Written by Kristin Barton Cuthriell, M.Ed, MSW, LCSW
People often say that motivation doesn’t last. Well, neither does bathing, that’s why we recommend it daily. –Zig Zigler
What can you do to daily motivate yourself?
When I was in college, my friends and I sat and watched Oprah Winfrey wheel a wagon of fat out onto the stage of her television show to illustrate how much weight she had lost. It was at that moment that my girlfriends and I became more determined than ever to get healthy. The kitchen, in the small apartment that we shared, was stocked full of chips, salsa, cheese, and, of course, oodles of noodles, the inexpensive staple that kept many college students alive.
At exactly five o’clock, the moment the show ended, we set out, full of determination, on a quarter-mile trek to Food Lion to splurge on healthy food. Our goal to become healthier was simple, so it seemed. A brisk walk, broccoli in the refrigerator, and plenty of enthusiasm, we were off to a terrific start.
Looking back, I remember the excitement we felt that day; the motivation, the goals, the new routine. But I also remember the routine never really becoming a routine at all. Matter of fact, the healthy eating and exercise lasted about two days. Twenty-three years later, I vividly remember the Oprah episode and how amazingly fast my motivation came and went. What had happened? What could I have done differently? What have I learned in the past twenty-three years? A lot.
Research shows that accomplishing goals is good for your mental health. This does not mean that you are to run, run, run, never stopping to catch your breath. Maybe you have been going too hard, and your goal is to slow down and spend more time in silence. Or maybe your goal is to get more active. Whatever the case, goal accomplishment is important to your well-being.
Numerous studies have shown that goal accomplishment leads to higher hope thinking. According to the late C.R. Snyder, who spent years researching, writing, and teaching about the hope/goal attainment connection, people who enhanced their hopeful thinking through goal attainment experienced a decrease in depression, anxiety, and somatic complaints, and an increase in self-esteem and resilience. Although Snyder’s research, in its totality, is beyond the scope of this article, he leaves little doubt that hope can be measured and that goal accomplishment increases hopeful thinking which improves overall health.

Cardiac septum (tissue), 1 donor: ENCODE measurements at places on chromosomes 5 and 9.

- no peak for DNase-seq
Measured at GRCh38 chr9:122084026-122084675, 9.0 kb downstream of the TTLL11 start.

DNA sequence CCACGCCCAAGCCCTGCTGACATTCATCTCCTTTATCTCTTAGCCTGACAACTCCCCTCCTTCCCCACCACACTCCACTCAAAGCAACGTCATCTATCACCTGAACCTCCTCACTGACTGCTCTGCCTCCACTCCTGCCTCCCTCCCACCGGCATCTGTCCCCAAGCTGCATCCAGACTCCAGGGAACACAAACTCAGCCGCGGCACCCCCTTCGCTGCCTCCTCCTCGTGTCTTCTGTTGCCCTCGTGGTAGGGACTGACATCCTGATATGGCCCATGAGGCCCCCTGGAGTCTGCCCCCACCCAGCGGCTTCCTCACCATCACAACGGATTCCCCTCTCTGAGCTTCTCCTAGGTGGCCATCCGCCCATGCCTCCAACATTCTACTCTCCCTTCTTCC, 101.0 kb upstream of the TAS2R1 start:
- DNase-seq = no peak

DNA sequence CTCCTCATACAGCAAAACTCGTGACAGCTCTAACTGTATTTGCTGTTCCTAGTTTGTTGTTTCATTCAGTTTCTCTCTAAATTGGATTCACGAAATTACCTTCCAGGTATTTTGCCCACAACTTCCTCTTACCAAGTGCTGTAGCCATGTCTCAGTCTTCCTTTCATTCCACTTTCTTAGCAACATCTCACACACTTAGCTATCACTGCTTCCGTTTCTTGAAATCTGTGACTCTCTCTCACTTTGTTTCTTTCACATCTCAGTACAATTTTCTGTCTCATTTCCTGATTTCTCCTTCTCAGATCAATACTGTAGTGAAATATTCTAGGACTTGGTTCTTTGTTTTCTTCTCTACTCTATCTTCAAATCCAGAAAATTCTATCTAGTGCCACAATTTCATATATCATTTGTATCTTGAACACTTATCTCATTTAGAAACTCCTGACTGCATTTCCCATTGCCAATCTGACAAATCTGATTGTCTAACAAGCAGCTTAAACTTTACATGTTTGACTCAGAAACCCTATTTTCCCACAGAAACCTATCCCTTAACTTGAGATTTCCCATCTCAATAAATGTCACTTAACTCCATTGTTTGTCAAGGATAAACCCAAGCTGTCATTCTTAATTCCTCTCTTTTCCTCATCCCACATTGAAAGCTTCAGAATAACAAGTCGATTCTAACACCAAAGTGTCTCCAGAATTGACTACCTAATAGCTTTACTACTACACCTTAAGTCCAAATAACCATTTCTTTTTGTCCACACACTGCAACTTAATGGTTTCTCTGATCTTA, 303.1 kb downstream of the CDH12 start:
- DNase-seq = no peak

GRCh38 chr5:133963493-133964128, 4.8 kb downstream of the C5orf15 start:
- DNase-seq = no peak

The winning formula and goal setting tips:
goal + step by step plan + daily motivation + action
- The goals need to be yours: You will not stay motivated unless it is something that you want to accomplish rather than something imposed on you by someone else.
- It needs to be specific and measurable: Your goal needs to be clear and unambiguous if you are going to stay motivated to accomplish it. Getting healthy is too general. Eating one vegetable serving at dinner is more specific and easy to measure.
- Set a time for completion: It is easier to stay motivated if you have an end date. For a lifestyle change such as eating healthier foods, you may want to reward yourself after eating vegetables every night for five nights. After the five nights, you will then come up with another time of completion. Twelve step recovery programs utilize a day by day, hour by hour approach. Small increments of time are often less overwhelming when it comes to lifestyle changes.
- Put it in writing: This will help motivate you and hold you more accountable.
- Make it challenging yet realistic: It is important to balance this. For me personally, writing a book is challenging, playing in the NBA is unrealistic.
- Know why you want to attain it: It is hard to be motivated to do something, when you really don’t know why you are doing it in the first place.
- Come up with several different paths to get you there: Your goal may be fine, your path to get there may have to be adjusted.
- Expect set backs: Look at these as learning experiences
- Celebrate progress: Always progress not perfection. People who aim at perfection only, often give up during a set back.
- Be patient with yourself: Sometimes patterns that take years to create, take a while to unlearn.
- Post a picture of the reward and look at it daily: One college student used a picture of a truck that he planned to purchase in the future as his motivation to graduate and get a job.
- Read daily affirmations: This will motivate you and keep you on track.
- Read inspirational stories daily: This will help you keep your resolve.
Setting goals without coming up with daily ways to motivate yourself often results in good intention rather than mission accomplished. Daily affirmations and positive quotations work well for me most of the time. Be creative and come up with ways that will motivate you to accomplish what it is that you have always wanted to do. And if you fail, remember that you are that much closer to eventual success.
“Look at failure like a GPS. The GPS doesn’t quit, it just reroutes.”